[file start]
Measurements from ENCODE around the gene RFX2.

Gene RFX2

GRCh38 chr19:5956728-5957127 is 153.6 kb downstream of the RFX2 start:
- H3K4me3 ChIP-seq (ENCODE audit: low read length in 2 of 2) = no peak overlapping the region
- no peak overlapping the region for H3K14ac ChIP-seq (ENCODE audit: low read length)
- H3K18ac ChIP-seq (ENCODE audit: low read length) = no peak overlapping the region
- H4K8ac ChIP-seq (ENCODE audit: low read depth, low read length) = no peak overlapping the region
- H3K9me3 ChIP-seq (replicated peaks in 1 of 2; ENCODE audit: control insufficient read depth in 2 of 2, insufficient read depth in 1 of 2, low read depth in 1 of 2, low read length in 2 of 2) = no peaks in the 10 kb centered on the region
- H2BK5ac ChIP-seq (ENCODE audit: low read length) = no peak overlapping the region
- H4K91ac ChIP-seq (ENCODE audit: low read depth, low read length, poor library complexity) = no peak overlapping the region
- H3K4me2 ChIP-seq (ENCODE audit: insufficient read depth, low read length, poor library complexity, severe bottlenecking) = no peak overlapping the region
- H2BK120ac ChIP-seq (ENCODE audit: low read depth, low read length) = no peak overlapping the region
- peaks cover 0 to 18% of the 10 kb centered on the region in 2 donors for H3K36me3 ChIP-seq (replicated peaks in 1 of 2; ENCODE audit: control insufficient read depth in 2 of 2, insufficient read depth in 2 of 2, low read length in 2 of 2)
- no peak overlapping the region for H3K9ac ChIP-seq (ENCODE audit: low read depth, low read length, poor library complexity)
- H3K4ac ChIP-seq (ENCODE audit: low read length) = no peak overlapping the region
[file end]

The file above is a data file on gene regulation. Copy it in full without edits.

Measurements from ENCODE around the gene RFX2.

Gene RFX2

GRCh38 chr19:5956728-5957127 is 153.6 kb downstream of the RFX2 start:
- H3K4me3 ChIP-seq (ENCODE audit: low read length in 2 of 2) = no peak overlapping the region
- no peak overlapping the region for H3K14ac ChIP-seq (ENCODE audit: low read length)
- H3K18ac ChIP-seq (ENCODE audit: low read length) = no peak overlapping the region
- H4K8ac ChIP-seq (ENCODE audit: low read depth, low read length) = no peak overlapping the region
- H3K9me3 ChIP-seq (replicated peaks in 1 of 2; ENCODE audit: control insufficient read depth in 2 of 2, insufficient read depth in 1 of 2, low read depth in 1 of 2, low read length in 2 of 2) = no peaks in the 10 kb centered on the region
- H2BK5ac ChIP-seq (ENCODE audit: low read length) = no peak overlapping the region
- H4K91ac ChIP-seq (ENCODE audit: low read depth, low read length, poor library complexity) = no peak overlapping the region
- H3K4me2 ChIP-seq (ENCODE audit: insufficient read depth, low read length, poor library complexity, severe bottlenecking) = no peak overlapping the region
- H2BK120ac ChIP-seq (ENCODE audit: low read depth, low read length) = no peak overlapping the region
- peaks cover 0 to 18% of the 10 kb centered on the region in 2 donors for H3K36me3 ChIP-seq (replicated peaks in 1 of 2; ENCODE audit: control insufficient read depth in 2 of 2, insufficient read depth in 2 of 2, low read length in 2 of 2)
- no peak overlapping the region for H3K9ac ChIP-seq (ENCODE audit: low read depth, low read length, poor library complexity)
- H3K4ac ChIP-seq (ENCODE audit: low read length) = no peak overlapping the region